The Dodge Challenger Nameplate Is Dead, For Now


Dodge has no plans to use the Challenger nameplate for any of its current product plans, according to brand CEO Tim Kuniskis. That means the end of a 15-year run for the muscle machine par excellence, which was re-introduced for the 2008 model year after last appearing in 1983.

“We own the Challenger nameplate. We own a whole bunch of nameplates we’ve got in the drawer,” said Kuniskis, speaking to the media at the preview for the just-revealed 2024 Dodge Charger. “So I don’t know what we’ll do with it, if we ever do anything with it, but [we’re] not using it on this car.”

Challenger-Lettering-Nameplate-Badges-Mopar-Amazon Store

The first Dodge Charger was a two-door that landed in the middle of the 1966 model year. Based on the B-body, the Charger had much in common with the Dodge Coronet which was available as a two- or four-door. Before the LX-based car revived the name for the 2006 model year, enduring until just recently, the prior Dodge Charger was the front-wheel-drive, fifth-generation car that bowed out after 1987.

The Challenger’s hiatus gives way for the new Charger to appear as both a two-door coupe and a four-door sedan. Production will begin this summer on the Daytona (pure-electric) version of the Charger coupe, with deliveries expected by the end of 2024. Early 2025 will mark the arrival of the four-door Charger, appearing in both electric Daytona and combustion-engine Sixpack form—the latter using the same Hurricane twin-turbo inline-six we’ve seen in Wagoneer and Ram models.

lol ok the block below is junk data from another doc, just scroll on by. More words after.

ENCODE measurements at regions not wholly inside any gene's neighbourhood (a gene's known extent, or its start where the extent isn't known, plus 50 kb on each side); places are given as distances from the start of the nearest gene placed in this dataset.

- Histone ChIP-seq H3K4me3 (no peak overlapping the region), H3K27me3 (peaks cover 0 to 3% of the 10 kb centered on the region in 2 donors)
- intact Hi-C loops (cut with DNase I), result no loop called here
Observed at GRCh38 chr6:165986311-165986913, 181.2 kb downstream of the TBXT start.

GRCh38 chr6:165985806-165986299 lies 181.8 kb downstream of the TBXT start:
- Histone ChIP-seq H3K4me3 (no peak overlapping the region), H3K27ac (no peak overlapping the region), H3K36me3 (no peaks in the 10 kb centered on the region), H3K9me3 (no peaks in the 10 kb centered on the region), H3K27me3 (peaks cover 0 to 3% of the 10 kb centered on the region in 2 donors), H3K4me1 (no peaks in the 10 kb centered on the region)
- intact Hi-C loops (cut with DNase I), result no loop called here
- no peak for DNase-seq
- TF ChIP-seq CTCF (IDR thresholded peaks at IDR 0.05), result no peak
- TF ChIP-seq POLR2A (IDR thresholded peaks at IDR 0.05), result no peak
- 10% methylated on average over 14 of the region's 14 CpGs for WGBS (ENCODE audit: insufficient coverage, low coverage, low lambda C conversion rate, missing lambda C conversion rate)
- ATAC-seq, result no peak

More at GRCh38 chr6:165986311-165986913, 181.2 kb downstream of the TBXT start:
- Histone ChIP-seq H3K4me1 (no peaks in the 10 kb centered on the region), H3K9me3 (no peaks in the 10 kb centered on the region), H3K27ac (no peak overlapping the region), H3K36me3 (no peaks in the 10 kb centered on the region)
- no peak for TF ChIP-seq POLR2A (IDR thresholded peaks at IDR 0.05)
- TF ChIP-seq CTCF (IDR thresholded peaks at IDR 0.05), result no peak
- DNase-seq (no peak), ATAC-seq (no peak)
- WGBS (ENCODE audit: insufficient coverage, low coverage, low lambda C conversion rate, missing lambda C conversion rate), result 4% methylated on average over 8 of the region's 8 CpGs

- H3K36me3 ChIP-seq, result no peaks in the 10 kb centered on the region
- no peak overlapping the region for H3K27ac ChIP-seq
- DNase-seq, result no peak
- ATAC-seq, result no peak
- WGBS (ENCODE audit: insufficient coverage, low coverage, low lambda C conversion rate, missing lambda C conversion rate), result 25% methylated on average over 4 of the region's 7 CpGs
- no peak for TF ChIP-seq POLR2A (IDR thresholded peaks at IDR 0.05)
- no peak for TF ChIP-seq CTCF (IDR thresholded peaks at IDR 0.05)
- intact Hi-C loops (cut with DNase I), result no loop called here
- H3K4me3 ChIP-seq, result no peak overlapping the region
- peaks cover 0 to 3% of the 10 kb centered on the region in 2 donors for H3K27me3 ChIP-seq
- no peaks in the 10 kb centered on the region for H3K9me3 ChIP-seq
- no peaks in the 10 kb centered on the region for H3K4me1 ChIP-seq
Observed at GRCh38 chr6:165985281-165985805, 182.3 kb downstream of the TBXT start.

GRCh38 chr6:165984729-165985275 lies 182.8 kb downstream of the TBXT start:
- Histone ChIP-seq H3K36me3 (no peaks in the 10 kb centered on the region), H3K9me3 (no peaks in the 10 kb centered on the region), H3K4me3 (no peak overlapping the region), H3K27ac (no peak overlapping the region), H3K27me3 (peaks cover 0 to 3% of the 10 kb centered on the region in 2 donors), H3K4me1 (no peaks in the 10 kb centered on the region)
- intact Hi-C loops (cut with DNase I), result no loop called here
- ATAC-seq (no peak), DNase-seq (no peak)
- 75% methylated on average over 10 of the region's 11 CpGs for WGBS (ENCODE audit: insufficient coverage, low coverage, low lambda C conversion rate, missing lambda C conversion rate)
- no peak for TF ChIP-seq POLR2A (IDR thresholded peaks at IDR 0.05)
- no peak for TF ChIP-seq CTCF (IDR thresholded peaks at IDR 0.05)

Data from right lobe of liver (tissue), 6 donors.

2024 Dodge Charger Daytona Scat Pack two and four door models

The decision to go with one name, according to Kuniskis, stems from a desire for maximum commonality between two- and four-door versions of this new Charger. The project’s chief engineer, Audrey Moore, told us that this was her team’s biggest challenge but also its most rewarding. According to Stellantis chief engineer Ralph Gilles, the new coupe and sedan share the same length, floor, and roof in a bid for manufacturing efficiency.

Our guess is that the Charger name was appealing for its obvious connection to electric propulsion. Imagine a salesperson explaining how a Challenger must be plugged into a charger when a Charger is sitting next to it on the showroom floor.

Dodge has never been shy about special editions, however, and we wouldn’t be shocked to see the Challenger name appear on a hardcore variant down the road. If Kuniskis was clear about one thing during the reveal event, it’s that he and his team are constantly innovating and iterating and that most plans are in a constant state of flux.


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